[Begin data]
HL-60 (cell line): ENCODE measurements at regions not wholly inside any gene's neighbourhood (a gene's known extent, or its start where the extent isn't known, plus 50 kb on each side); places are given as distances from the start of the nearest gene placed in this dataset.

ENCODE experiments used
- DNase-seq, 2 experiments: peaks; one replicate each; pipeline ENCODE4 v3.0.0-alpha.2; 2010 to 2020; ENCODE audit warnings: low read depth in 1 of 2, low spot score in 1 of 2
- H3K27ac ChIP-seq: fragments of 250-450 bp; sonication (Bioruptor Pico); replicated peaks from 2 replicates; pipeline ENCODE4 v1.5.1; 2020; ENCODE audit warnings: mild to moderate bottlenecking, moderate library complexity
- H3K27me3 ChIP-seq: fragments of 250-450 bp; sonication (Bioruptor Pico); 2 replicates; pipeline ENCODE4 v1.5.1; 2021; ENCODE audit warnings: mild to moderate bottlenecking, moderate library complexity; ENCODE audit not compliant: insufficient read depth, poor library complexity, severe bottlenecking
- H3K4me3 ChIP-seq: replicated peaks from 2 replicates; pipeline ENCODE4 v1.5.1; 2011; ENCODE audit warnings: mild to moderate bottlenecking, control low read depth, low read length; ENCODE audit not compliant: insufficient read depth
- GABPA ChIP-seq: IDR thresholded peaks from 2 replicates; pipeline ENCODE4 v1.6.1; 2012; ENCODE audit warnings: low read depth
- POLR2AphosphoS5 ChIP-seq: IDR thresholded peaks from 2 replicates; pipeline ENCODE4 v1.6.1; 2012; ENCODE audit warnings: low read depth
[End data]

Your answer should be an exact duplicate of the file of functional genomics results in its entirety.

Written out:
HL-60 (cell line): ENCODE measurements at regions not wholly inside any gene's neighbourhood (a gene's known extent, or its start where the extent isn't known, plus 50 kb on each side); places are given as distances from the start of the nearest gene placed in this dataset.

ENCODE experiments used
- DNase-seq, 2 experiments: peaks; one replicate each; pipeline ENCODE4 v3.0.0-alpha.2; 2010 to 2020; ENCODE audit warnings: low read depth in 1 of 2, low spot score in 1 of 2
- H3K27ac ChIP-seq: fragments of 250-450 bp; sonication (Bioruptor Pico); replicated peaks from 2 replicates; pipeline ENCODE4 v1.5.1; 2020; ENCODE audit warnings: mild to moderate bottlenecking, moderate library complexity
- H3K27me3 ChIP-seq: fragments of 250-450 bp; sonication (Bioruptor Pico); 2 replicates; pipeline ENCODE4 v1.5.1; 2021; ENCODE audit warnings: mild to moderate bottlenecking, moderate library complexity; ENCODE audit not compliant: insufficient read depth, poor library complexity, severe bottlenecking
- H3K4me3 ChIP-seq: replicated peaks from 2 replicates; pipeline ENCODE4 v1.5.1; 2011; ENCODE audit warnings: mild to moderate bottlenecking, control low read depth, low read length; ENCODE audit not compliant: insufficient read depth
- GABPA ChIP-seq: IDR thresholded peaks from 2 replicates; pipeline ENCODE4 v1.6.1; 2012; ENCODE audit warnings: low read depth
- POLR2AphosphoS5 ChIP-seq: IDR thresholded peaks from 2 replicates; pipeline ENCODE4 v1.6.1; 2012; ENCODE audit warnings: low read depth